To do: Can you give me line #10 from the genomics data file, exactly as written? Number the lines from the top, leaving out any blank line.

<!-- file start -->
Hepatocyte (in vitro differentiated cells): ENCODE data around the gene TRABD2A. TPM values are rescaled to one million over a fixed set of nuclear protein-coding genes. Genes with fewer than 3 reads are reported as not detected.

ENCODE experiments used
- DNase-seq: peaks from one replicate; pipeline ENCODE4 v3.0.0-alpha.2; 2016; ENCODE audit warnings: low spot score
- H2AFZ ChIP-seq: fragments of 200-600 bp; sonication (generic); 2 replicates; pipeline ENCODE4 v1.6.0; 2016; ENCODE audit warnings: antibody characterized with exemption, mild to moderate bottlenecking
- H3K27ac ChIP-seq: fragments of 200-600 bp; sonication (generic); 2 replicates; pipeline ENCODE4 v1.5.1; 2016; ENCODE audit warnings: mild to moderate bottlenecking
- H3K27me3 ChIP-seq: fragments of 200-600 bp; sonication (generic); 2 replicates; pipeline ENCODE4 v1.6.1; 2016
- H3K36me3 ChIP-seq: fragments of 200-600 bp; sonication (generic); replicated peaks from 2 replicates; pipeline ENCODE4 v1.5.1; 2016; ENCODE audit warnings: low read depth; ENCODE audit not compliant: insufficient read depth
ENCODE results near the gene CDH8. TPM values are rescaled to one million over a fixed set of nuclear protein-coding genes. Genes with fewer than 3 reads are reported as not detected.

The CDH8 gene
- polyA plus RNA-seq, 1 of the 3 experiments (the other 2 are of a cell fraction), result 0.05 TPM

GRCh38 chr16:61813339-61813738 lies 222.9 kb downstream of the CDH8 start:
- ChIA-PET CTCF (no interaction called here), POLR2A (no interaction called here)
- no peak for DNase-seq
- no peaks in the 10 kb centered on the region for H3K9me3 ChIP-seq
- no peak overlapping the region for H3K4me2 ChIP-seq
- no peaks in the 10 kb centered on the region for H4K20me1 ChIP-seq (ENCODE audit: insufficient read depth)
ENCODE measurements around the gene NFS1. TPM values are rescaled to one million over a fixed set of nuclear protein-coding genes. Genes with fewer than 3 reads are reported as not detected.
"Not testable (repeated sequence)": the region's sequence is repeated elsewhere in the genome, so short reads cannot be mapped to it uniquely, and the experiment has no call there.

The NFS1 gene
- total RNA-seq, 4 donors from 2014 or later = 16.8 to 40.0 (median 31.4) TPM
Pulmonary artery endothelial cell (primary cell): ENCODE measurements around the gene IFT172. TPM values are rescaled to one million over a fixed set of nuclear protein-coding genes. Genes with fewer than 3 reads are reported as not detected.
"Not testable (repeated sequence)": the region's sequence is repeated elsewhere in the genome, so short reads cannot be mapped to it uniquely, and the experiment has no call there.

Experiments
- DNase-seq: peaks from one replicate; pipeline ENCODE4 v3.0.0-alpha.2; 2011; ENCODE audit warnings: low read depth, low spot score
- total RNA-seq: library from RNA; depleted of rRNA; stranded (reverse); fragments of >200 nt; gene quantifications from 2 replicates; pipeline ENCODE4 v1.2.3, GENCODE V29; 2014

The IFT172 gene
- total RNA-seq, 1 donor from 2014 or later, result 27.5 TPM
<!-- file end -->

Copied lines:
- polyA plus RNA-seq, 1 of the 3 experiments (the other 2 are of a cell fraction), result 0.05 TPM